Prime-Time Salary Wars

Last weekend's Emmy Awards saw the annual gathering of TV's prettiest faces and dazzling figures. And to judge from published reports, figures don't get more dazzling than some of the stars' salaries.

Watch Chris Connelly's full report on 20/20 this Friday at 10 p.m.

According to published reports, Jane Kaczmarek of Malcolm in the Middle draws $150,000 an episode; Debra Messing and Eric McCormack of Will & Grace each pull in $250,000 an episode; and The West Wing's Martin Sheen is paid $300,000 an episode.

The cast of Friends and Ray Romano of Everybody Loves Raymond have been among the most notable combatants in Hollywood's favorite fall sport: the prime-time TV salary wars. The Friends cast emerged from their salary battle with deals for a reported $1.2 million an episode — each. Romano won a $1.8 million per episode deal.

Even with their signed contracts already on file, some actors will wheel, deal, and even call in sick to force a studio or network to renegotiate. It's a technique common enough to warrant its own gag at the Emmys.

"It's something you can't do without in this town — how to renegotiate while still under contract, said Brad Garret of Everybody Loves Raymond.

Greedy or Getting Their Fair Share?

Are the actors just getting their fair share, or are they being greedy?

Former NBC chief Warren Littlefield, who now oversees his new series Like Family on the WB, served on the salary wars front lines. Back in 1997, he battled it out with Seinfeld's supporting cast, then pulling in $150,000 an episode but looking to ride Jerry's coattails to a $1-million-a-show deal.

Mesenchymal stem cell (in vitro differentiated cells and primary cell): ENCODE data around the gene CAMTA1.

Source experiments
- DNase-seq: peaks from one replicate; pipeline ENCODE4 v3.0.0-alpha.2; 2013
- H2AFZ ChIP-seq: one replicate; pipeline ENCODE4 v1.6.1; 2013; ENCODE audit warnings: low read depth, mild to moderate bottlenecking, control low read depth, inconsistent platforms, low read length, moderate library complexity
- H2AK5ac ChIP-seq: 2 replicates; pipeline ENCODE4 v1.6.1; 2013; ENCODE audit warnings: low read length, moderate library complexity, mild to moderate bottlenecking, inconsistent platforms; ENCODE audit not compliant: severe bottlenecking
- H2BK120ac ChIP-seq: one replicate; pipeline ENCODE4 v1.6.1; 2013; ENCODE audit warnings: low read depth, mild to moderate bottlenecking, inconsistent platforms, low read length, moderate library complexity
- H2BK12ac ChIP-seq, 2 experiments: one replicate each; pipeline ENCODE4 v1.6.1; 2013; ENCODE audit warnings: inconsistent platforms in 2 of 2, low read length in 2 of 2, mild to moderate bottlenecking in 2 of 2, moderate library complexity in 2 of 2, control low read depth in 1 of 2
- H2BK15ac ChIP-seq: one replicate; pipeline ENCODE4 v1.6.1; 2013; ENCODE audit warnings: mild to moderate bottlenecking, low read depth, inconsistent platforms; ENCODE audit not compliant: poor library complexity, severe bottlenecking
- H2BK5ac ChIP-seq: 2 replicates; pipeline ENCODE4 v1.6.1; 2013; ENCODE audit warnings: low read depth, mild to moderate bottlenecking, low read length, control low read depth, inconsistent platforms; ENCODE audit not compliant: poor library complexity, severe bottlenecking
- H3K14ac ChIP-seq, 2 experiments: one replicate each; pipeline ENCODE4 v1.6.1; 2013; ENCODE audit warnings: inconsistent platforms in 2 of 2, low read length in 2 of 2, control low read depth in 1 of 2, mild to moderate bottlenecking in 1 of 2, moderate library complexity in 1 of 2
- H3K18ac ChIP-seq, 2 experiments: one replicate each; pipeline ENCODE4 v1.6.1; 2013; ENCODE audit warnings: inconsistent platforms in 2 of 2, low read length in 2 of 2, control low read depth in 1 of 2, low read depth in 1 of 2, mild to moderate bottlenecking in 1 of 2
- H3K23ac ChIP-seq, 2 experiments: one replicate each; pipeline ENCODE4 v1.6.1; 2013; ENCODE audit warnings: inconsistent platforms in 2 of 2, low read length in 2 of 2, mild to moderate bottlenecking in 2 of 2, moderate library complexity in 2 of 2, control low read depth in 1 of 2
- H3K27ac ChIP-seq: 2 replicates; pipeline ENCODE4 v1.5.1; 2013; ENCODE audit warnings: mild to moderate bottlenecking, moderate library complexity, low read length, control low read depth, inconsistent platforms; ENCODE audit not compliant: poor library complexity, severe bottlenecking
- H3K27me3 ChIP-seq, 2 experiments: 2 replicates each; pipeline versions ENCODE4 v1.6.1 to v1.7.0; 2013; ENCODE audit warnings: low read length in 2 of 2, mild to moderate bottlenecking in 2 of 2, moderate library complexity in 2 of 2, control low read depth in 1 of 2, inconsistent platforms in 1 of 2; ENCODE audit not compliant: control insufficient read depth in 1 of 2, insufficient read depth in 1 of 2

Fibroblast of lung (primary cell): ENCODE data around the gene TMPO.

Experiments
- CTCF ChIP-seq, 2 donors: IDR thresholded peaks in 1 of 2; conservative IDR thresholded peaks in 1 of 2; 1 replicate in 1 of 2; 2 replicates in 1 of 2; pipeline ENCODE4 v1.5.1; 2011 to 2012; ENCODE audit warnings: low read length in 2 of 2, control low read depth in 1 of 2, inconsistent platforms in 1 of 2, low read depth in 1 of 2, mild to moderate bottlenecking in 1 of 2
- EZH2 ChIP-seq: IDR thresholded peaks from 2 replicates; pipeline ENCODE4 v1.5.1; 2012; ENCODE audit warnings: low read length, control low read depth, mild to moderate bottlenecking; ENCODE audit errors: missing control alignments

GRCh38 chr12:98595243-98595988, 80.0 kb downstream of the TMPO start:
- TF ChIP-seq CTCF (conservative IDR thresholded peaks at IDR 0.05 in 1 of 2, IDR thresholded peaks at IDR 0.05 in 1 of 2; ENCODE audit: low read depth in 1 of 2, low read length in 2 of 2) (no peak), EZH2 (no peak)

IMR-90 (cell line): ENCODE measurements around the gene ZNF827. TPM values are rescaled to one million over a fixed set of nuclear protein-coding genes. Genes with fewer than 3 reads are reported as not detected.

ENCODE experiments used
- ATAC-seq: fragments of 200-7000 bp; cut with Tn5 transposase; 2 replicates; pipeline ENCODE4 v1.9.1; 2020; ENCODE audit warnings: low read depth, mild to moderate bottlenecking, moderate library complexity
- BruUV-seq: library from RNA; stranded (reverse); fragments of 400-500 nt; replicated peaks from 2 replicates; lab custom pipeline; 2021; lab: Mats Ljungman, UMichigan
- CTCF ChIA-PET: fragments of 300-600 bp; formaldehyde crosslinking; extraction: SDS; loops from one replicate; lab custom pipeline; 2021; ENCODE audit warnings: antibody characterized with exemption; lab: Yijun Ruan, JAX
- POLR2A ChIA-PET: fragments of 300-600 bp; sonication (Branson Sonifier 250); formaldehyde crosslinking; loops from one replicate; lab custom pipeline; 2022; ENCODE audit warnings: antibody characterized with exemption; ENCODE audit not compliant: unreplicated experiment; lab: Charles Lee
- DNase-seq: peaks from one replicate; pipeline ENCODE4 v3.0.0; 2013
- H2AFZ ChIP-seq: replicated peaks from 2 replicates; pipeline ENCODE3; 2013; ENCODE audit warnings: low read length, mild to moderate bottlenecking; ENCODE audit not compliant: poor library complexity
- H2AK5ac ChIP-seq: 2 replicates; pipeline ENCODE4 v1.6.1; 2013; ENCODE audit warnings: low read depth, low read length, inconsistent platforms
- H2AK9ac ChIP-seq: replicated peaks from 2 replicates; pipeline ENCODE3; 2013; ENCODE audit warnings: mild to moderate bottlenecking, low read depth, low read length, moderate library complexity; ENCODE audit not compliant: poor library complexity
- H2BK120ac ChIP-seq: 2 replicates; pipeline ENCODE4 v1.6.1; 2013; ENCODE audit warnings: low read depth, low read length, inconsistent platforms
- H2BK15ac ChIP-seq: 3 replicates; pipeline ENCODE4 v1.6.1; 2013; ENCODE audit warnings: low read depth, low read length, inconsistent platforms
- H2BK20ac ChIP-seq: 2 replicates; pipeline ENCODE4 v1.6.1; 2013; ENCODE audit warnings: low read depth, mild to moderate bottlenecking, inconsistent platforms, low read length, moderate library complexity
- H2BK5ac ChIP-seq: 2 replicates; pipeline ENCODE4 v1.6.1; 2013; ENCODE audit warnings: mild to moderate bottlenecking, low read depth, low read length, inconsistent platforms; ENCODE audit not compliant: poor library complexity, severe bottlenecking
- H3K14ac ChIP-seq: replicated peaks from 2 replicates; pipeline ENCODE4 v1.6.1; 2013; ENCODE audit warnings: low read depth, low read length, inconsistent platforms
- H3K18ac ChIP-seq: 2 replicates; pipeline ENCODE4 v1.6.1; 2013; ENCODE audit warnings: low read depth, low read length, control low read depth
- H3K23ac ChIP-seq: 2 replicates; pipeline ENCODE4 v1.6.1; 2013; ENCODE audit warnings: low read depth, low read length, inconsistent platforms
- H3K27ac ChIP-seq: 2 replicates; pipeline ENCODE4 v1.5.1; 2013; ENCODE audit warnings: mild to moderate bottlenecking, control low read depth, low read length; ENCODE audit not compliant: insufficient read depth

"We absolutely knew we needed that cast. We were not gonna go out and say, 'OK, here's Jerry and some new friends,' " Littlefield said.

Littlefield says the cast turned down an offer that included GE stock, before eventually settling for a still-sizable $600,000 an episode. Littlefield admits that it was difficult to accept paying such huge salaries to the sitcom cast. "Those actors have a bit of a swagger. And I'm sitting there going, 'Yeah, I guess I should be serving them breakfast.' "

But what's typically on the menu is money, big money. The Sopranos' James Gandolfini was reportedly asking for as much as $2 million an episode last year. HBO responded by threatening to shut down the most successful series in its history. Gandolfini reportedly eventually settled for more than $800,000 per show.

And this season's biggest salary war saw Garrett written out of the season's first episode of Everybody Loves Raymond while he lobbied for an increase in his reported $150,000 per show deal — one-tenth of Romano's per-show pay.

Trying to Get Tough With Friends

Garth Ancier, another former NBC executive who is now at the WB, has dealt with a lot of actors like Garrett, who reportedly settled for $250,000 an episode and a slice of the show's future profits.

Those profits can get as high as $1 billion for a show like Friends, which put Ancier in a tight spot back in 2000, when he was running NBC's entertainment side and found himself in a high-stakes re-negotiation with the Friends cast.

All six of the show's stars were asking for $1,050,000 per episode each. "We thought $700,000 was an appropriate increase," Ancier said.

But, their response to $700,000 per episode, Ancier said, was "We'd like $1,050,000."

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